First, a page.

Winnipeg Free Press - PRINT EDITION
You'll find 20 years is too big a gap for most
DEAR MISS LONELYHEARTS; I'm an older guy with a penchant for women about 20 years or so younger than I am. That still makes them around 45 because I am a successful professional in my 60s. I recently lost a beautiful French woman because she said she wasn't able to devote the rest of her middle age to looking after someone who might "fall ill" at any time. I am insulted and angry. I'm the marathon runner; she's the slug. I will probably outlive her at the rate she's cooking with rich sauces and eating and drinking wine and sitting on her lovely bottom watching movies. So how do I deal with this unreasonable fear women have about me? It's the second time one of my ladies has decided the age gap is too wide, and left the relationship. I don't want women my age, frankly. I don't think like they do and they don't appeal to me physically. Any suggestions? -- Lonely But Healthy Heart
Dear Healthy: You say you're different from the norm, so you need to find a kindred soul in her 50s or 60s and value each other for being that way. So join a couple of running clubs and find some women who are in their 50s and in great shape from running daily. You might also phone up your exes and ask them to tell you exactly what they found "old" about you. It won't all be physical. Maybe some of your beliefs and attitudes didn't jibe with theirs since you were born in the 1940s and they were born in the 1960s. Once the initial dating/romancing phase is over, two people have to blend well to stay together, and 20 years is a big gap for most people.
Dear Miss Lonelyhearts: I believe my husband is leaving the country to see another woman. He speaks as if he has a new aspect to his job which requires him to be away doing sales work two weekends a month. At a recent party, I mentioned this development to a close friend of his from his work and he skittered away from me so he didn't have to have that conversation. This week, I went on a paper chase and found some dinner receipts and I checked out those restaurants online. These types of restaurants are expensive and romantic and don't make sense unless he's seeing someone. I don't love this man anymore -- haven't for years, and we don't sleep together because I personally don't care about the sex anymore (he's a bore in bed). But, I don't want to lose one nickel of what we have together. Is he trying to get caught so he has an excuse to leave me? I have NO intention of leaving him and our lifestyle together. -- Nobody's Dummy, Winnipeg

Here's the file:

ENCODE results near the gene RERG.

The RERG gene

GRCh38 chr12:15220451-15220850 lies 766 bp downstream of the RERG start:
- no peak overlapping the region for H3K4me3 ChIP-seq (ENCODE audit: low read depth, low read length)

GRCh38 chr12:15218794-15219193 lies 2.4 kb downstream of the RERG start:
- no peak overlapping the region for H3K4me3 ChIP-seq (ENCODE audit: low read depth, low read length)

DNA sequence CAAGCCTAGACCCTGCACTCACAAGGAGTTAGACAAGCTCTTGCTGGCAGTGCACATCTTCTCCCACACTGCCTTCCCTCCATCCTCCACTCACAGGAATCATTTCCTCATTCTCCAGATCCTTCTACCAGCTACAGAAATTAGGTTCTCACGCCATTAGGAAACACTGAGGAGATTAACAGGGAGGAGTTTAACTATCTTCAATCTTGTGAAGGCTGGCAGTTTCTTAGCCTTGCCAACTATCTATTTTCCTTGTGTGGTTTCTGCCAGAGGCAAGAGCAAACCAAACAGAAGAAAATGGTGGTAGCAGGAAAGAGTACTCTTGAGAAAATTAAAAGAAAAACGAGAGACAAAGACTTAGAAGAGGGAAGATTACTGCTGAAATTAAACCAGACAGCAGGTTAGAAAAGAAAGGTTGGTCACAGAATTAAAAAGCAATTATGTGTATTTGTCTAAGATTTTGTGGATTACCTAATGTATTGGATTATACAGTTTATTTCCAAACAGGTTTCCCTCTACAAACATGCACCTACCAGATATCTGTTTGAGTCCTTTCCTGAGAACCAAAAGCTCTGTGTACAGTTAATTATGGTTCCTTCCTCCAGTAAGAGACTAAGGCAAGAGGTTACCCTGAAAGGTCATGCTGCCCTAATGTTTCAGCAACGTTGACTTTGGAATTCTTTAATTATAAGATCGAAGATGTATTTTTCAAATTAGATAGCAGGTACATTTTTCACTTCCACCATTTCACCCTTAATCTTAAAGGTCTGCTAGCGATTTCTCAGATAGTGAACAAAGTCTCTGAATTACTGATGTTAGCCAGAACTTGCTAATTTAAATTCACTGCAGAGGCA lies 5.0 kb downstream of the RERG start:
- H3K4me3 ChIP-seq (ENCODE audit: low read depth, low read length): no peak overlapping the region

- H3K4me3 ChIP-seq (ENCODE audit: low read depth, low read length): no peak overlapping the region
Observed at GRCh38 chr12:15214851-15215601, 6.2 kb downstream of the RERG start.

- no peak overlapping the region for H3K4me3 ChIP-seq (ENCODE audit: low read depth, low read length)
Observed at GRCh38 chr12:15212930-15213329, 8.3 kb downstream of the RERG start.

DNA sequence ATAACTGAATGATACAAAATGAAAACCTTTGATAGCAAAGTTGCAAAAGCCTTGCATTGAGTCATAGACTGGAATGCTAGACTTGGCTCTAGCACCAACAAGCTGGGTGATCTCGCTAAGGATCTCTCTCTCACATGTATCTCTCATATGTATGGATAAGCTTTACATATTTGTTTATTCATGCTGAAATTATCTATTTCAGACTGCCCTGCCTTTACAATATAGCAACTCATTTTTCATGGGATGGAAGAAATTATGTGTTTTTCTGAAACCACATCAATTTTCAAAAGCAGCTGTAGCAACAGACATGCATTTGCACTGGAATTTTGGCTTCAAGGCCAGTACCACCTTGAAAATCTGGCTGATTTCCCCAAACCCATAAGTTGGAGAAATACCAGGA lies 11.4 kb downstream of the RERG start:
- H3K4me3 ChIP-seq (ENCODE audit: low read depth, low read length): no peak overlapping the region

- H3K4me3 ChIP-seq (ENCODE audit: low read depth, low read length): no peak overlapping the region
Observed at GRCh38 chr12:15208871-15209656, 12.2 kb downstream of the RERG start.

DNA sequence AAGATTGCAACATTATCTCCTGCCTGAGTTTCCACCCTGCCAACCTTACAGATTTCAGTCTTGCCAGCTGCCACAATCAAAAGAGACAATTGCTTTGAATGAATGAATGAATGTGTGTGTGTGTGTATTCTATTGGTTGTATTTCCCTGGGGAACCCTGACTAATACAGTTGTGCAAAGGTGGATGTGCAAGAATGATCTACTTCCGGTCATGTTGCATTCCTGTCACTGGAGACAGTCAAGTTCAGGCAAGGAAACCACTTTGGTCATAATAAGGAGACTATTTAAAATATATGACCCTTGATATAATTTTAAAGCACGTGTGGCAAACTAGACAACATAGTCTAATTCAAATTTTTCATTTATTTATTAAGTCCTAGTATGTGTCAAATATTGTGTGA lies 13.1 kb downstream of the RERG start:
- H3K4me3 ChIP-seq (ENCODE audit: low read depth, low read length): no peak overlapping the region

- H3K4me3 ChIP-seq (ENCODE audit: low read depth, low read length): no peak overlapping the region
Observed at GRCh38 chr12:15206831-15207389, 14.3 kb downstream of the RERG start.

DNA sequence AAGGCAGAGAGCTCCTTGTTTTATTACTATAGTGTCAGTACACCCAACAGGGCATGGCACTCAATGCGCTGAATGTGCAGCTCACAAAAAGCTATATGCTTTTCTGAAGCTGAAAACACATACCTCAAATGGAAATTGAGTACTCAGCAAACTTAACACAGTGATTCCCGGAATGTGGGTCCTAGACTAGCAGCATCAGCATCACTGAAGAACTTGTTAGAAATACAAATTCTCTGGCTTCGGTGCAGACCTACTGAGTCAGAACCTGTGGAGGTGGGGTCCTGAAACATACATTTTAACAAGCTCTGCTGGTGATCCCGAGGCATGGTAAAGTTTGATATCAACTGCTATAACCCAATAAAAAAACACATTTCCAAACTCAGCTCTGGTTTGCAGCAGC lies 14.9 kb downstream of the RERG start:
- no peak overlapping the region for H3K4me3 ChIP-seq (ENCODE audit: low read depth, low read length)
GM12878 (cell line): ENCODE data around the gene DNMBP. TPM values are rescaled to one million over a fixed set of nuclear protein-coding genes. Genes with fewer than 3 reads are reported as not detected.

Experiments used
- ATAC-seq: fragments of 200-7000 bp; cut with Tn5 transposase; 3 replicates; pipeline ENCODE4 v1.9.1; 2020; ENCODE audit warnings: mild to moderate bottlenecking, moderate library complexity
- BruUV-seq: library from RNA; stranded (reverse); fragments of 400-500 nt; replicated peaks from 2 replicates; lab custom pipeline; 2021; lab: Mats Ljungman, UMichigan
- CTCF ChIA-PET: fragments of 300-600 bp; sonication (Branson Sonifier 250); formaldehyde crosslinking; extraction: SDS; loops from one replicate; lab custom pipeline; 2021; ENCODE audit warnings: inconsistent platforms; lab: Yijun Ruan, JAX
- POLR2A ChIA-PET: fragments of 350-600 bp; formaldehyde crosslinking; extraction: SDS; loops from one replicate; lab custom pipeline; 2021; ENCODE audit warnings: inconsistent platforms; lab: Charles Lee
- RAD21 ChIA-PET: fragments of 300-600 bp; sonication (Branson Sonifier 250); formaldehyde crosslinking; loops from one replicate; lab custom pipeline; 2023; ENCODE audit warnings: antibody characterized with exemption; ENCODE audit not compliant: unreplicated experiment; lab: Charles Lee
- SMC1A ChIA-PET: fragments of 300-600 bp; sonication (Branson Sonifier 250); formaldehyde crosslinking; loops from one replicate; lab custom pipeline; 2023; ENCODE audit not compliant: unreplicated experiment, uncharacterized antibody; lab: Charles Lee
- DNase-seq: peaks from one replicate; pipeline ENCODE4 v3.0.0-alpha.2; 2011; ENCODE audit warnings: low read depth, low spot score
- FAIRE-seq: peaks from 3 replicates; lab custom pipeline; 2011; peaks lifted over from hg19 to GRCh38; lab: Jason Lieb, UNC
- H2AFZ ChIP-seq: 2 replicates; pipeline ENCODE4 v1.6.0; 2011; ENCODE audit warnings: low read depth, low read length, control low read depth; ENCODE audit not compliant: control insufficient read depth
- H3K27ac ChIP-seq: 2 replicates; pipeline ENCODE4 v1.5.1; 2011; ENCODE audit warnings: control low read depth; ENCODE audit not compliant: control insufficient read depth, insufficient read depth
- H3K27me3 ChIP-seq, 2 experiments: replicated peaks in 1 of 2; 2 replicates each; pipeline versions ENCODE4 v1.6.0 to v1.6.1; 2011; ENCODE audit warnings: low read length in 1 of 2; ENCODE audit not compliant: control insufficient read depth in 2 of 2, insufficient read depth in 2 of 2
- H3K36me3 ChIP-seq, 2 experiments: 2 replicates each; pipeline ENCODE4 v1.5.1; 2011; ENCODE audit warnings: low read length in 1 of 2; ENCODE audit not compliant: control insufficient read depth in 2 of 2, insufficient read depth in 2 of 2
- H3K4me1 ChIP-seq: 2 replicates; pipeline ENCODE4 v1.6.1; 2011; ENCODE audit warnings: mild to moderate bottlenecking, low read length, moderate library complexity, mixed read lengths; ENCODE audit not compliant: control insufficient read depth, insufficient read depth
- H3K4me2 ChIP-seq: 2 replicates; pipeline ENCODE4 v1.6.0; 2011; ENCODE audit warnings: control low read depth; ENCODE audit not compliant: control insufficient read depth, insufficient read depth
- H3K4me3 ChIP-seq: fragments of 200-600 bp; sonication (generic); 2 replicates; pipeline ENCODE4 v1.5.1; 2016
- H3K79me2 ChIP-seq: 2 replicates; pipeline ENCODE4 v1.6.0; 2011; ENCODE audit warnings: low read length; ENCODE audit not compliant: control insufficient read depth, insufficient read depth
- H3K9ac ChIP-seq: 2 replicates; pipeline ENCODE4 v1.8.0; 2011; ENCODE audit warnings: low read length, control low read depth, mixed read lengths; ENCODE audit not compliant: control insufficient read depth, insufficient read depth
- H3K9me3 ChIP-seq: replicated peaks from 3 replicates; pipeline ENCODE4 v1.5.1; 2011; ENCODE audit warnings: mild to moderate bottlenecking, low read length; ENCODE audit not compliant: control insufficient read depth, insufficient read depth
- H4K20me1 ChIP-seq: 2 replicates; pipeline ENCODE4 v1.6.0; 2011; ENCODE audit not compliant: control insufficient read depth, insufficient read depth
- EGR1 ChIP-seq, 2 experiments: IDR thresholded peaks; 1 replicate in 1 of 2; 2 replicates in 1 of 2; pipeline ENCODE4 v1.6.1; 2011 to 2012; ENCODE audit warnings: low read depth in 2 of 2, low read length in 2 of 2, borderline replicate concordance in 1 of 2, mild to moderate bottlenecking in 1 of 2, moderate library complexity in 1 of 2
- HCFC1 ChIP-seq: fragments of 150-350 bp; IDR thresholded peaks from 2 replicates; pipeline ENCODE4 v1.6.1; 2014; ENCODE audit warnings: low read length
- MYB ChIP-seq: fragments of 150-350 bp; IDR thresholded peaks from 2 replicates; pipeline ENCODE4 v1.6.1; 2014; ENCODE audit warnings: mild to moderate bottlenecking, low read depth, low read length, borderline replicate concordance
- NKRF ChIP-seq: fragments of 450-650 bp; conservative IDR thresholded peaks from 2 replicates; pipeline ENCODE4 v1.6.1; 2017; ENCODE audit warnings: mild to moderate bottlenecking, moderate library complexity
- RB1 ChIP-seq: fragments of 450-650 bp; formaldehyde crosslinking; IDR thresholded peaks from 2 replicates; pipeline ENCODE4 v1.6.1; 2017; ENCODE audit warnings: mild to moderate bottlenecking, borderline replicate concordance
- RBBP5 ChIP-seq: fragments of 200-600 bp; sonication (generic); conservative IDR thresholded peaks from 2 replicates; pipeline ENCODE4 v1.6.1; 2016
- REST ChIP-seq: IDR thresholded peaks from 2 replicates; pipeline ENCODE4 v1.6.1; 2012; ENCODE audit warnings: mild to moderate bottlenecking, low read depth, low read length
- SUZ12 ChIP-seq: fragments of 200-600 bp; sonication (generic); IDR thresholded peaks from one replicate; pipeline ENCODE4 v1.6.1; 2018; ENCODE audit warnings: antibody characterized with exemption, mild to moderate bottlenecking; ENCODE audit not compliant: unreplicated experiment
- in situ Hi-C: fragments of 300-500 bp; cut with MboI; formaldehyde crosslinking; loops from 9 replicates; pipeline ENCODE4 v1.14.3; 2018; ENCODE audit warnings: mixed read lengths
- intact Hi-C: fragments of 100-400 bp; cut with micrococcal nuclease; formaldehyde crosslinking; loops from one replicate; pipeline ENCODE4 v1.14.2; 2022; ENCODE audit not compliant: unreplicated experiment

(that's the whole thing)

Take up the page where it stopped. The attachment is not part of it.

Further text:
Dear Nobody's Dummy: Staying together for the money is a much colder and nastier situation than staying together for the kids, and it's not worth it. You're going to have look so far the other way your head snaps, now he's starting to drop major clues for you, so allow yourself to face the situation. Obviously you're of the belief that no one else is going to get anything that's yours, even if you don't want it. But your husband and you no longer "belong" to each other, by the sounds of things. If it's only a matter of time before he tells you he wants a divorce -- and he can do that in this country without your consent -- you'd be smart to rush off to a domestic lawyer your husband doesn't know right now. You need to talk over what's to be done when the breakup time comes.
Questions or comments? Write Miss Lonelyhearts c/o Winnipeg Free Press,1355 Mountain Ave., Winnipeg, MB, R2X 3B6 or email firstname.lastname@example.org
Republished from the Winnipeg Free Press print edition March 2, 2011 C8
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